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LAHN, a river of Germany, a right-bank tributary of the Rhine. Its source is on the Jagdberg, a summit of the Rothaar Mountains, in the cellar of a house (Lahnhof), at an elevation of 1975 ft. It flows at first eastward and then southward to Giessen, then turns south-westward and with a winding course reaches the Rhine between the towns of Oberlahnstein and Niederlahnstein. Its valley, the lower part of which divides the Taunus hills from the Westerwald, is of ten very narrow and picturesque; among the towns and sites of interest on its banks are Marburg and Giessen with their universities, Wetzlarwith its cathedral, Runkel with its castle, Limburg with its cathedral, the castles of Schaumburg, Balduinstein, Laurenburg, Langenau, Burgstein and Nassau, and the well-known health resort of Ems. The Lahn is about 135 m. long; it is navigable from its mouth to Giessen, and is partly canalized. A railway follows the valley practically throughout. In 1796 there were here several encounters between the French under General Jourdan and the troops of the archduke Johan, which resulted in the retreat of the French across the Rhine.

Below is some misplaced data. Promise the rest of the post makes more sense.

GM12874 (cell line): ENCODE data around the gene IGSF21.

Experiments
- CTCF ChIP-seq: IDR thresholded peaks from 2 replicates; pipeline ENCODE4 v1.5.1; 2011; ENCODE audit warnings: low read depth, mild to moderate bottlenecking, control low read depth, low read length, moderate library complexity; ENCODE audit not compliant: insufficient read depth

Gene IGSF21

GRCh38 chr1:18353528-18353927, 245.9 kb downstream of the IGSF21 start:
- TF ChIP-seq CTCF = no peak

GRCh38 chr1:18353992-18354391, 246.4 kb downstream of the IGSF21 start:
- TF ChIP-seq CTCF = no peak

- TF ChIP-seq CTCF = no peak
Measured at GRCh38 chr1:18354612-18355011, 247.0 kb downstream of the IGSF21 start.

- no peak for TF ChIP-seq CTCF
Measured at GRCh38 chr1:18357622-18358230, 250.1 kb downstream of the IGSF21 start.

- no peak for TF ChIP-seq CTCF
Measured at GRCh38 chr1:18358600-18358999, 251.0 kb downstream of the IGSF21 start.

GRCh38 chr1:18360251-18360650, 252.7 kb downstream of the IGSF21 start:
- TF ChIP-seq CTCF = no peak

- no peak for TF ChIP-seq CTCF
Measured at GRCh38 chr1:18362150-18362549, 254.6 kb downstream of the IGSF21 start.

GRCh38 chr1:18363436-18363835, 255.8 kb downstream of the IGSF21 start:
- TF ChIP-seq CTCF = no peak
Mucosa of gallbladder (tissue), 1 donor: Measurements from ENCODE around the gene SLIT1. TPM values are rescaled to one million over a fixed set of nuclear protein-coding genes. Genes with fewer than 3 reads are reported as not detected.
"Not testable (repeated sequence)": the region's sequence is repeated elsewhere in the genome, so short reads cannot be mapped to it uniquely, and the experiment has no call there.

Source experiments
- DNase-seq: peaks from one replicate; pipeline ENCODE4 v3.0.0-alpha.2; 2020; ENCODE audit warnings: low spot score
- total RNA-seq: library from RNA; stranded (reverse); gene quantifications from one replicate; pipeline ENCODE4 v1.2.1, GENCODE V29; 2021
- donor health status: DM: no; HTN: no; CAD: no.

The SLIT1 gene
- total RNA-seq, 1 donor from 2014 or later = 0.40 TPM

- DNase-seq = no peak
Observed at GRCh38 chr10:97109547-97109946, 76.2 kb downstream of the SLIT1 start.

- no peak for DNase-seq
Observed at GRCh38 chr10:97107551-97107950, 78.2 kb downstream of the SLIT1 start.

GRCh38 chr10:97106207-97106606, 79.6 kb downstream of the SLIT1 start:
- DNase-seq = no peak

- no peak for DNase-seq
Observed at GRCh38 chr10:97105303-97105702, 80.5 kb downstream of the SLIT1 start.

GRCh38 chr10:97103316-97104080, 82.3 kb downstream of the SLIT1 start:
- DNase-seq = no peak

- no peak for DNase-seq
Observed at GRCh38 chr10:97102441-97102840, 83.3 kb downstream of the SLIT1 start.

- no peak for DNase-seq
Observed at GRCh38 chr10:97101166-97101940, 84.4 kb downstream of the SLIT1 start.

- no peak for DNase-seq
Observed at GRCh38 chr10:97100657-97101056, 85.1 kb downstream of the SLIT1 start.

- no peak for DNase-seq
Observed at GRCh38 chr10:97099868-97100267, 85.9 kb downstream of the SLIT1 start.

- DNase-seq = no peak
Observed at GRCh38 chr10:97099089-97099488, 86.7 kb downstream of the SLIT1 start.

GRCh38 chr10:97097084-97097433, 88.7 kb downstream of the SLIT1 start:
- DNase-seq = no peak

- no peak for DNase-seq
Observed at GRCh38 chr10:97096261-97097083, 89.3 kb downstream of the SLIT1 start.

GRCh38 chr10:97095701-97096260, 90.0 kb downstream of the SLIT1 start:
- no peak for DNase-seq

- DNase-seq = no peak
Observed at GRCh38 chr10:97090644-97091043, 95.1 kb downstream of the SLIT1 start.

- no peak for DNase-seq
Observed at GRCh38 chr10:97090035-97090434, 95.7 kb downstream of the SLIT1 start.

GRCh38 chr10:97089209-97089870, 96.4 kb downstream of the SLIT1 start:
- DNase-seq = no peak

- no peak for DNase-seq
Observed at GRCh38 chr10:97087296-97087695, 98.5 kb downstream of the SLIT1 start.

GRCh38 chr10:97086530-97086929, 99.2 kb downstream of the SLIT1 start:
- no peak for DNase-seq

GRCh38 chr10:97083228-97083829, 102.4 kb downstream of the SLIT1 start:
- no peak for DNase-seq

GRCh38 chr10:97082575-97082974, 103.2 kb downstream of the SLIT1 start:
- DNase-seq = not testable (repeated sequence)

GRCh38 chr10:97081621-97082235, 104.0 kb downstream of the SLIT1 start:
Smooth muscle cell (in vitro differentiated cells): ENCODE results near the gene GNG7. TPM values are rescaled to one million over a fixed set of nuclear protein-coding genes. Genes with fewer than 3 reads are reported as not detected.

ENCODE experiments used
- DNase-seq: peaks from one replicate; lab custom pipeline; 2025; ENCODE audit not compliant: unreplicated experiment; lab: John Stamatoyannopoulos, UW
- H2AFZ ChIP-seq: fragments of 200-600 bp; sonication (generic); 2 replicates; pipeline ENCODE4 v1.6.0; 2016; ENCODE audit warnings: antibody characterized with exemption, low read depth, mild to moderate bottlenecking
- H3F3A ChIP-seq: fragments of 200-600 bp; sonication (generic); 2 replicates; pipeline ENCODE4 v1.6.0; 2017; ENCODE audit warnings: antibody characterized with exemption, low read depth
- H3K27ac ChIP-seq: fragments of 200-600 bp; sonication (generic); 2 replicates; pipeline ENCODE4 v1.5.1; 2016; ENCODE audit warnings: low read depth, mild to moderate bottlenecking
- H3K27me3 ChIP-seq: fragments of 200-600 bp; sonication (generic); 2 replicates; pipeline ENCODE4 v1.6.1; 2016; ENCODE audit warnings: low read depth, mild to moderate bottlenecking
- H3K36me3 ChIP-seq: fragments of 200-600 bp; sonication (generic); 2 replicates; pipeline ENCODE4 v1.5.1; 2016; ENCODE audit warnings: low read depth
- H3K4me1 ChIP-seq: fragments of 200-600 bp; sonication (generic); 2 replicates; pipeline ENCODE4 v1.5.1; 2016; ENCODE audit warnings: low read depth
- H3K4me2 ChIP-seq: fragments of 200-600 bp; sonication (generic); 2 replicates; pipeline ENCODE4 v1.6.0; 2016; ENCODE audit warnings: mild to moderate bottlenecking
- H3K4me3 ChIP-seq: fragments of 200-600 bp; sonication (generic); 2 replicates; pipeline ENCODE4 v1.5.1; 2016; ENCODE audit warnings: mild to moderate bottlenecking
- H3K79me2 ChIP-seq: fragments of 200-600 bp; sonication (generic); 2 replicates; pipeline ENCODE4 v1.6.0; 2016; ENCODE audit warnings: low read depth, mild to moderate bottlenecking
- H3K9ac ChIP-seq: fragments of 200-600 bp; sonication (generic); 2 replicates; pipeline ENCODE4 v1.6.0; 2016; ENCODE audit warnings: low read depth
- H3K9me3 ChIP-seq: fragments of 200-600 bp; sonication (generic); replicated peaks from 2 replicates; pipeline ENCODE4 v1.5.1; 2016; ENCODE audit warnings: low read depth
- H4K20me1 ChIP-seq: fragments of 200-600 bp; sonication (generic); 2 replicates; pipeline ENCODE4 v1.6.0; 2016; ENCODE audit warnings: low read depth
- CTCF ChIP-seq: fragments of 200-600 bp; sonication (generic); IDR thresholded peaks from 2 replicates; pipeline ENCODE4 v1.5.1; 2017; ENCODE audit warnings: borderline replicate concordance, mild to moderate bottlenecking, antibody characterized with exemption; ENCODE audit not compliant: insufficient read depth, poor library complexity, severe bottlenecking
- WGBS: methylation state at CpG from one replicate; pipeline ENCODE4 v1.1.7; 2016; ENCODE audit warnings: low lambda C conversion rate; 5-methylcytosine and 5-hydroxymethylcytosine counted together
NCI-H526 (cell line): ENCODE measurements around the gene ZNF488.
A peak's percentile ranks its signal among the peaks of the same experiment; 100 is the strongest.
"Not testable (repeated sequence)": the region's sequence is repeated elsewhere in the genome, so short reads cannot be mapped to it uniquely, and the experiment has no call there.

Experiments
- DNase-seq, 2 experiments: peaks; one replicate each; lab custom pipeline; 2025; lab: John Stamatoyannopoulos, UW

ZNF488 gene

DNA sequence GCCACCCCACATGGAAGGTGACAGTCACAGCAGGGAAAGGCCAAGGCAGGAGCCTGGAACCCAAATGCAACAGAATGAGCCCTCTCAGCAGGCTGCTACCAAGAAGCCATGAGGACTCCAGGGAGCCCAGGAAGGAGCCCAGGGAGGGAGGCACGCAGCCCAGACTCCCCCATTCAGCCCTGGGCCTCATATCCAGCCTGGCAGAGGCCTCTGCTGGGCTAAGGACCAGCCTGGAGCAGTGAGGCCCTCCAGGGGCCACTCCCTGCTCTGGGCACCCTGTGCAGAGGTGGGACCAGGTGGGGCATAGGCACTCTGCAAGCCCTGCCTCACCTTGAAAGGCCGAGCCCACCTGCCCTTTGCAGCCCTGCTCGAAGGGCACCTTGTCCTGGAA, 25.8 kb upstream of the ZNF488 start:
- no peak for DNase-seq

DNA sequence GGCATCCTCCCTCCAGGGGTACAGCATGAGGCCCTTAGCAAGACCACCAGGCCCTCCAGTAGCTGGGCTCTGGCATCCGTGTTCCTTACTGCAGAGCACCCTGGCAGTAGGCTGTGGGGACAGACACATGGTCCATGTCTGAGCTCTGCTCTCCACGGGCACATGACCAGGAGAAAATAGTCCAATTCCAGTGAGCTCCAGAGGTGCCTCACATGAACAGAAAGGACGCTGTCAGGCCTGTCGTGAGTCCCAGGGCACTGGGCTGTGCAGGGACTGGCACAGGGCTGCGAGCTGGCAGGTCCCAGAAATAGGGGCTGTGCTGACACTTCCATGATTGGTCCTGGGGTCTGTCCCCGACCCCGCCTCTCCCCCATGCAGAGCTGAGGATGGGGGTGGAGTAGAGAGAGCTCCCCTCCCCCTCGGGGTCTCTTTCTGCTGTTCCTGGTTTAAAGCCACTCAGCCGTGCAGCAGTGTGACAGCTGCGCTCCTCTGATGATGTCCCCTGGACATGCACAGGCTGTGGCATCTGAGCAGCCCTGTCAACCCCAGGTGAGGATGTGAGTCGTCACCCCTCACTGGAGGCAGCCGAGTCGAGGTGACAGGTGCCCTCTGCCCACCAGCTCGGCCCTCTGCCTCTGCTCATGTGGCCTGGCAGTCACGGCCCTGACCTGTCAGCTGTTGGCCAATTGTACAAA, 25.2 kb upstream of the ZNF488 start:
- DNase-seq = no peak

Note - this article incorporates content from Encyclopaedia Britannica, Eleventh Edition, (1910-1911)

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